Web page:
The Mother Earth of Sweet.
Generalise if I may, it seems to me that the sexes are divided once again by chocolate. Men, for example, forever insist on cooling their precious bars in the fridge. Is this a bid to hide a secret habit that might cause emasculation or is it because, as they claim, chocolate is like revenge: best served cold? Whatever the reason, this behaviour is idiotic. Chocolate should be revered, respected. Chocolate belongs in the cozy cupboard next to the desperate times, desperate measures jar of Nutella that doubles as a drinking glass. After all, no household is truly complete without a cheerful mish-mash collection of Nutella glasses void, of course, of spoon hacked hazelnut traces.
The best chocolate is chocolate. Everything else is an imitation. That includes Bruce Bogtrotter chocolate cake, chocolate mousse, chocolate biscuits and chocolate ice cream. Don’t even get me started on the overwhelming disappointment that is hot chocolate. Give me a river of chocolate. Give me an ocean of melted cocoa. Do not give me warm brown water with sodden pink and white marshmallows bobbing amid islands of artificial cream that prides itself on being ‘squirty’.
Give me a bar. The bigger the better. Let me indulge, devour, polish off the whole lot in one sitting. An illicit slab of finders-keepers, all-mine, get-your-own cocoa ecstasy. Break off a triangular square of mouthwatering joy and like an alchemist, transform chocolate cubes into liquid gold. You are the protagonist of your own chocolate advert. Cue a close-up of sultry lips enveloping praline heaven while long-lashed lids melt shut in an expression of indulgence. Switch off your sense of sight to heighten the taste. Close your eyes, trust me. Honeyed taste buds will luxuriate even more as swirls of sweetness coat every inch of your mouth. Maximum gratification is attainable through savouring each and every chocolate chunk. That means lollipop sucking not chomp guzzle swallowing. If the latter occurs, it is advisable to relinquish the remaining mahogany block to its gold foil and purple paper.
Chocolate bars are selfish. Choc-boxes were created for sharing. This doesn’t mean, however, that you will be more inclined to generosity. Take, for example, the dinner party fiasco. The polite box of chocolates offered dutifully at the beginning of an insipid meal, largely surrendered in the hope that your hosts will return the favour at the end by laying the chocolate tray atop the wine stained table cloth. When it’s your turn to host, a subconscious battle rages within you throughout the duration of the meal, cunning plans reveal themselves to help postpone the awkward moment when the fleeting chocolate prize must be sacrificed: stall guests with coffee, ply them with heavy food, let the wine floweth, enthral them with riveting conversation, anything but chocolate. Keep them away from my chocolate. Then the inevitable: a satisfied pat on pregnant tummies, the leaning back in the chair, the irritating smack of indulged lips. Finally, the typically English suggestion-demand: “Oooooh, I wouldn’t say no to something sweet. Round that delicious meal off nicely”. Wink wink, nudge nudge. Need I say more? Acquiescent hosts give in at the first hurdle, while others will ignore the hint with a pedantic air, nose lifted ceilingwards, saving the treat for themselves.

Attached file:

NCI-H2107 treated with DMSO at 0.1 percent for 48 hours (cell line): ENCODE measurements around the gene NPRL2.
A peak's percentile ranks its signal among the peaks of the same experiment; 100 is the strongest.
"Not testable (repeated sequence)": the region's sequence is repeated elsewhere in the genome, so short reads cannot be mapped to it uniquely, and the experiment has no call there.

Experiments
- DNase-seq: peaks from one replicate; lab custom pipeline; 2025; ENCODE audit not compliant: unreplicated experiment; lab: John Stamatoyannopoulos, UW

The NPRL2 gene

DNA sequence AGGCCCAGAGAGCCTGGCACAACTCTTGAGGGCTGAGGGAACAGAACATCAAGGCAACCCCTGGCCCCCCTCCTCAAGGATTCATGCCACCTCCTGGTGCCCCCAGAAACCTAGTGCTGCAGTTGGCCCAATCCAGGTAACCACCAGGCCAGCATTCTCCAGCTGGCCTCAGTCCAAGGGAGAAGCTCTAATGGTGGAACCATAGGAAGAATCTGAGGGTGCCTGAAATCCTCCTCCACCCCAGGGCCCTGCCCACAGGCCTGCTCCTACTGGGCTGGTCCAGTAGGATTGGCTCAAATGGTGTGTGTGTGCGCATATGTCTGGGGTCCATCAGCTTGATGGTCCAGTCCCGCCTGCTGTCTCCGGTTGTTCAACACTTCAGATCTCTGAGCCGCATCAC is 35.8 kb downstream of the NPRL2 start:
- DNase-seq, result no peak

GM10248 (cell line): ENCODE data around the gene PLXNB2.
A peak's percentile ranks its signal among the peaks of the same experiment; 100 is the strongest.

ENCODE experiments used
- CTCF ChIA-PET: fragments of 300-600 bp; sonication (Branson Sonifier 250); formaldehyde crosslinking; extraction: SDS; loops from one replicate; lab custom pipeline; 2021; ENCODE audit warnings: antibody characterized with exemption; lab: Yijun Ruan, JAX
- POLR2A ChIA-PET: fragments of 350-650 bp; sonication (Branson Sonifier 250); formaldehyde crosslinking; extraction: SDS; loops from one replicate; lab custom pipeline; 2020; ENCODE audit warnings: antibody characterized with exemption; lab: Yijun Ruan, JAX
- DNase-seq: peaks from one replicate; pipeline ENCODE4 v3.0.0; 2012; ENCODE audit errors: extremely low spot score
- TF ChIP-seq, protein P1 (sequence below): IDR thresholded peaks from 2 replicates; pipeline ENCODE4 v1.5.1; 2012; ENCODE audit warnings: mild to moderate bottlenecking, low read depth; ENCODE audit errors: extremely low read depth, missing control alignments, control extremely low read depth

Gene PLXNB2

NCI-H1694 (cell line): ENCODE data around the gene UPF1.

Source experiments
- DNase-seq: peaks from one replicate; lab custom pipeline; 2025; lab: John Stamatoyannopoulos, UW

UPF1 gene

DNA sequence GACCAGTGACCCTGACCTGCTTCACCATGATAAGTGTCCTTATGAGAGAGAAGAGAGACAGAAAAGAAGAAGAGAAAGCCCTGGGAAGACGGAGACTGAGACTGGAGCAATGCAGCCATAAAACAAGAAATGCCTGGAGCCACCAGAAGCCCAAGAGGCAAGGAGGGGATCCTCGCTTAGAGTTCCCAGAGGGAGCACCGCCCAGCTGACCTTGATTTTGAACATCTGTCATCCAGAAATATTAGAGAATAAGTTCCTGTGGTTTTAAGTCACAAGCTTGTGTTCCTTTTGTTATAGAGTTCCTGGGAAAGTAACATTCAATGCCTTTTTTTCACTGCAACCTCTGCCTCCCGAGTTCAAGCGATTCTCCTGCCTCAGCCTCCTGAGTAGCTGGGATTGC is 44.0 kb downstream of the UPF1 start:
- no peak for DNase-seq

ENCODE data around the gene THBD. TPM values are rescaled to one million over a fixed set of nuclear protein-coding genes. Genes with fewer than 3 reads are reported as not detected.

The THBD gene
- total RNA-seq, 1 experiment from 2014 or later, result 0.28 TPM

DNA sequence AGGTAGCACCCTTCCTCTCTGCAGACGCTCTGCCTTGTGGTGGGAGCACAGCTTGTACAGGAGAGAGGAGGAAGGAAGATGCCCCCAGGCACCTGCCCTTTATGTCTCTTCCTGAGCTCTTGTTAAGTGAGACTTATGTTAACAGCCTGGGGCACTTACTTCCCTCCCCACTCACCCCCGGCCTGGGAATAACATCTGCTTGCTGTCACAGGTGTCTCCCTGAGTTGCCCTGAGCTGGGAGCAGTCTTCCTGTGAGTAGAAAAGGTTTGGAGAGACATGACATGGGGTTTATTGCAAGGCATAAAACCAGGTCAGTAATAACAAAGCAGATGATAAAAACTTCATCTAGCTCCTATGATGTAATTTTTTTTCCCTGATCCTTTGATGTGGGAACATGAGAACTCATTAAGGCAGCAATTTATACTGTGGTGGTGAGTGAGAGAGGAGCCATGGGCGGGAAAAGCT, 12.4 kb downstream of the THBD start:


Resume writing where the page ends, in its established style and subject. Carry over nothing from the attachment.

Rounded cardboard corners are stroked lovingly then prised apart to reveal silky treasure, a pair of heart-shaped rubies glittering boisterously amid cadences of sepia: chestnut, coffee, beige and ebony, caramel, tan, hazel, mahogany. White chocolates join the growing list of extinct species while milk chocolates are hunted relentlessly but manage to endure to the bitter end. Camouflaged against safe black plastic, dark chocolates crouch tentatively, hoping to escape consumption until, like the unpopular schoolchild waiting to be picked for the team, all the best have been chosen. Never, since the introduction of Michelin starred restaurants, have menus been so diligently studied. Eager eyes peruse classic and exotic combinations in search of the perfect partner for their too-sweet tooth. Wrappers twist and sing only to be tossed recklessly in the direction of the rubbish bin. The lucky few bounce off the rim like a basketball and are recycled in a betting game between two competitors who both claim imperious authority in the AIM-SHOOT-SCORE department.
That joyful moment when the rejects are finally plucked from a near empty top layer, chomped hurriedly and swallowed alive, in the manner of Augustus Gloop, impatient to unveil the darkened under-layer. Alas, you’re too late. The sacred chest has already been plundered. This counts as a criminal act and should be punishable by law. The culprit should be subjected to eating the strawberry creams. Unless, of course, said culprit has a penchant for fruit flavoured chocolate. See below for more details.
Research has recently revealed that the secret of relationship longevity and happiness is directly proportional to the degree of opposing preferences in chocolate. Not sure if you and your partner are ‘meant for each other’? Complete this simple test. When you next find yourself in the Willy Wonka aisle of the supermarket, bypass the astronomical selection of chocolate on offer in favour of a lucky dip style packet. Orange, strawberry, coffee creams on one side. Nutty, caramel, raisin centres on the other. They say opposites attract. This could not be more applicable to harmonious chocolate sharing. If you’re an tangy orange cream, your ideal match would be a smooth caramel or a nutty nougat.
In the same way that binge drinkers and ‘social smokers’ meet their downfall on Friday nights, the resolve of chocolate addicts is tested to its limit at the petrol station check-out counter. One for the road.
Lessen the guilt. Go organic. Choose Green & Black’s.